Highlights Manaslu Expedition
- Old Kathmandu City, Hindu Temples and Buddhist Stupas
- Manaslu Conservation Area, Green Hills,
Budi Gandaki River, Magnificent Green Farms
Tibetan Tamang and Gurung Culture and lifestyle, Chortens, Monasteries
Hidden valley, untouched landscape of Manaslu with Tibetan settlements
Manaslu Base Camp, High Camp, Camp I, Camp II, & Summit
Mt. Manaslu was first climbed in 1956 by a Japanese expedition. Its name comes from the Sanskrit word Manaslu meaning ‘intellect’ or “soul”. This is the same word that is the root of the name of the holy lake Manasarovar near Mt Kailas in Tibet. The record on Manaslu in 2002 was 175 summiteers, 120 expeditions, and 49 deaths.
HW Tilman and Jimmy Roberts photographed Manaslu during a trek in 1950, but the first real survey of the peak was made by a Japanese expedition in 1952. A Japanese team made the first serious attempt at the peak from the Buri Gandaki valley in 1953 when another team followed in 1954. The villagers of Samagaon told them that the first team had been responsible for an avalanche that destroyed a monastery, and refused to let the 1954 expedition climb.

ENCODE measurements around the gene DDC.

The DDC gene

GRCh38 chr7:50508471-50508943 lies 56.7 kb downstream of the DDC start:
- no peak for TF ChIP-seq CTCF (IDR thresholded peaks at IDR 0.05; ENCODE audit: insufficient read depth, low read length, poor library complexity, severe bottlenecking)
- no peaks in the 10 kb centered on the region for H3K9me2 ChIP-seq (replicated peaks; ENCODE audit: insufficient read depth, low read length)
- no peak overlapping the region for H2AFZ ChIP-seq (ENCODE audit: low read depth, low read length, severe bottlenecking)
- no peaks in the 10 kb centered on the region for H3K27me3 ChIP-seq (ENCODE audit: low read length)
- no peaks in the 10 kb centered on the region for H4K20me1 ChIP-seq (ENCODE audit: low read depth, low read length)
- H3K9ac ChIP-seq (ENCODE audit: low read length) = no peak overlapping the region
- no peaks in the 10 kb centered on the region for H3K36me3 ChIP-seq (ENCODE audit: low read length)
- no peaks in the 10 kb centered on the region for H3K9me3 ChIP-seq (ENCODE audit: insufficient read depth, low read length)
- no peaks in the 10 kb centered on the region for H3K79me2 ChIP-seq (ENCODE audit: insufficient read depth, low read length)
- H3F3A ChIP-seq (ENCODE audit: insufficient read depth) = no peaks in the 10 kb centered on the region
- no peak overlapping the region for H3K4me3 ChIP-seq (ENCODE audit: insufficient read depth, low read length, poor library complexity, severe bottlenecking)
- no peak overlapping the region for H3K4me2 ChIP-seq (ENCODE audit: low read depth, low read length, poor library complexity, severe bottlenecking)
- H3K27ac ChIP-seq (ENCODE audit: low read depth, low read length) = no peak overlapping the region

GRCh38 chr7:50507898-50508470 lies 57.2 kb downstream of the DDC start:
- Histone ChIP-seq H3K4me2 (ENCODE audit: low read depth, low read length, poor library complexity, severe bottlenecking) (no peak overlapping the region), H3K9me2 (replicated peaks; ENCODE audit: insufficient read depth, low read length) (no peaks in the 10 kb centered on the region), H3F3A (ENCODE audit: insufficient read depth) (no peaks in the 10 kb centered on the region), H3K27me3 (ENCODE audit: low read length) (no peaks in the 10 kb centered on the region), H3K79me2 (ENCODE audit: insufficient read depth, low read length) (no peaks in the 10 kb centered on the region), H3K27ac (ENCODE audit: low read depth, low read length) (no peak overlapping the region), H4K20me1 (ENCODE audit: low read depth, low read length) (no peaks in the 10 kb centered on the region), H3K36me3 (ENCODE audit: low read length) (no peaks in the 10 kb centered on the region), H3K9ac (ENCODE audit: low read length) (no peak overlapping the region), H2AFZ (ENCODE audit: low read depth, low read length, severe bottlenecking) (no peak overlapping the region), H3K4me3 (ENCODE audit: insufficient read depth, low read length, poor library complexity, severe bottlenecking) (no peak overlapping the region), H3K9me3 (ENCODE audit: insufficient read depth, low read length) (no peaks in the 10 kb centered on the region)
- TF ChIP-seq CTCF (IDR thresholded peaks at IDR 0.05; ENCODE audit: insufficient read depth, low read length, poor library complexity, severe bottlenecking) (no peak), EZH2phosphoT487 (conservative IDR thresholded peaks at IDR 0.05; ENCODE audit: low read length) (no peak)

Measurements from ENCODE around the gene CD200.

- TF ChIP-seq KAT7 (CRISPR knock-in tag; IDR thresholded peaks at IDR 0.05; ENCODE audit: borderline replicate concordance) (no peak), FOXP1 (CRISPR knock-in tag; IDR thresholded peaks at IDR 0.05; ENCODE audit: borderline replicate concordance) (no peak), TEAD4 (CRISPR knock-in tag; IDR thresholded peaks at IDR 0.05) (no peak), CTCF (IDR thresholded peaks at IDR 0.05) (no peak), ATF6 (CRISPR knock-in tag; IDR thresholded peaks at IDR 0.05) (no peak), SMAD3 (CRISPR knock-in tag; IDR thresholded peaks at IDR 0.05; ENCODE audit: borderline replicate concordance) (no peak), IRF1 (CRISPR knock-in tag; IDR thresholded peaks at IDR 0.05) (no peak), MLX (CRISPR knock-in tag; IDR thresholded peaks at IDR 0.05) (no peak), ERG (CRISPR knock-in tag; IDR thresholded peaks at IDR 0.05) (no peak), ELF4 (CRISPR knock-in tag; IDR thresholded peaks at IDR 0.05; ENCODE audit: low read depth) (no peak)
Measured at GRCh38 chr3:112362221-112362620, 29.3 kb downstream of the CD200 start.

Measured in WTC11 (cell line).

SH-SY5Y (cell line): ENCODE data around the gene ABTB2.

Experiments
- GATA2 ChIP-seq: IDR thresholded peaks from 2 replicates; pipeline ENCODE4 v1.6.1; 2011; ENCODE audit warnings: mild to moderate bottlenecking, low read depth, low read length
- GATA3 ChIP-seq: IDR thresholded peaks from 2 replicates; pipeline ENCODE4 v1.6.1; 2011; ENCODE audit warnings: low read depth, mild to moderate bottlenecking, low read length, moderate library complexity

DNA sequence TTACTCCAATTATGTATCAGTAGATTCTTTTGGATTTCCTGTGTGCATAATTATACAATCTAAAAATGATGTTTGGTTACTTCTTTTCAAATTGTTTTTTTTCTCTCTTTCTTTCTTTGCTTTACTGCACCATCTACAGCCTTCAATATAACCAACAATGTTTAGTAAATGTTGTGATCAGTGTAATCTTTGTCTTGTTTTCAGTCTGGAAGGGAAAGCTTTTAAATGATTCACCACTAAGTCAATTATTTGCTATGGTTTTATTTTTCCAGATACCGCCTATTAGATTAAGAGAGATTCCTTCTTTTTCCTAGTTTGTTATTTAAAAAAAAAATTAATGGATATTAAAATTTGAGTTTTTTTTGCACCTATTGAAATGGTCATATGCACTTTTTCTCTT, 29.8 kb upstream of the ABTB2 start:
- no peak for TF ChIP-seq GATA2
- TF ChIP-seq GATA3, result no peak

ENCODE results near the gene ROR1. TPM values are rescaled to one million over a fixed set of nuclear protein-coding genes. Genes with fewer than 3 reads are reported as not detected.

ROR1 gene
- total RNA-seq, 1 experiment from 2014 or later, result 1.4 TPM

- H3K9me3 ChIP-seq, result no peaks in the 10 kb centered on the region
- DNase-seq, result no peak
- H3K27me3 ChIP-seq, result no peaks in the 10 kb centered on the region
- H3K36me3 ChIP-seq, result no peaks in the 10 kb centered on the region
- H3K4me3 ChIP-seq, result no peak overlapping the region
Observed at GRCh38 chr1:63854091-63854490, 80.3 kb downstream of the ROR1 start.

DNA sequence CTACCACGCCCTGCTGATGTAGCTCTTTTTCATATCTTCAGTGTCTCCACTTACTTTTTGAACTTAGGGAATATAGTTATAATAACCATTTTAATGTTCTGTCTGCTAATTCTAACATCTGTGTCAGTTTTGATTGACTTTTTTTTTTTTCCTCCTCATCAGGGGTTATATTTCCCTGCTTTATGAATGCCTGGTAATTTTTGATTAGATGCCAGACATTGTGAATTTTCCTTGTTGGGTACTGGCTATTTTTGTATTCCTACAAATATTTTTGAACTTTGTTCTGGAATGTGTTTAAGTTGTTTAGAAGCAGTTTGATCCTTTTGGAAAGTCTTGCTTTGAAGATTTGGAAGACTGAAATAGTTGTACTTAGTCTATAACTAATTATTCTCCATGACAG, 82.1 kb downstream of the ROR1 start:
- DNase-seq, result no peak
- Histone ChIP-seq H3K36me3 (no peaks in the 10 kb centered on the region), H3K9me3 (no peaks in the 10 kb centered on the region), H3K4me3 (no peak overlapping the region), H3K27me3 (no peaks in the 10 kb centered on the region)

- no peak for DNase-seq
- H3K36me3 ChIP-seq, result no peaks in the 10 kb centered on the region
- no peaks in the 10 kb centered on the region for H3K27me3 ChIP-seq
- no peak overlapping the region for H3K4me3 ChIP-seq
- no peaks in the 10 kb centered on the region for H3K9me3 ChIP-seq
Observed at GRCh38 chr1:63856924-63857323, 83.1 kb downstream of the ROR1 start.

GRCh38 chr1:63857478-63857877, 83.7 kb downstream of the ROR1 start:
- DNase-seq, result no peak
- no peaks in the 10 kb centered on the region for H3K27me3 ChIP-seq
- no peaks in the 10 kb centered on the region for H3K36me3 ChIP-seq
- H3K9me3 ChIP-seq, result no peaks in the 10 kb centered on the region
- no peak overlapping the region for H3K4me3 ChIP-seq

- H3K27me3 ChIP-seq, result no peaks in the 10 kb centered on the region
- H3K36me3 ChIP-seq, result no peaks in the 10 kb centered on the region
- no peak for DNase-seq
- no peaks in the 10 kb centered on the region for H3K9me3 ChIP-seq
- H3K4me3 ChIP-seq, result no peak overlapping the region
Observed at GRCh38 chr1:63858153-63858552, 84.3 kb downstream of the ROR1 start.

The expedition set off to climb Ganesh Himal instead. Despite a large donation for the rebuilding of the monastery, subsequent Japanese expeditions, including the one that made the first ascent in 1956, took place in an atmosphere of animosity and mistrust.
The second successful Japanese expedition was in 1971. There was a South Korean attempt in 1971, and in April 1972 an avalanche which resulted in the death of five climbers and 10 Sherpas ended the second South Korean expedition. Reinhold Messner made the fourth ascent of Manaslu as a member of a Tyroleam expedition that climbed the peak from the Marsyangdi valley in 1972.